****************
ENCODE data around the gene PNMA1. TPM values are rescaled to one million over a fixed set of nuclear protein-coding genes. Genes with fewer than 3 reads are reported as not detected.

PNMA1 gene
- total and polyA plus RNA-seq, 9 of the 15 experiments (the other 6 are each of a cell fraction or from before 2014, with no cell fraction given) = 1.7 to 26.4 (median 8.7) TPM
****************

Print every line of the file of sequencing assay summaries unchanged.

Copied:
ENCODE data around the gene PNMA1. TPM values are rescaled to one million over a fixed set of nuclear protein-coding genes. Genes with fewer than 3 reads are reported as not detected.

PNMA1 gene
- total and polyA plus RNA-seq, 9 of the 15 experiments (the other 6 are each of a cell fraction or from before 2014, with no cell fraction given) = 1.7 to 26.4 (median 8.7) TPM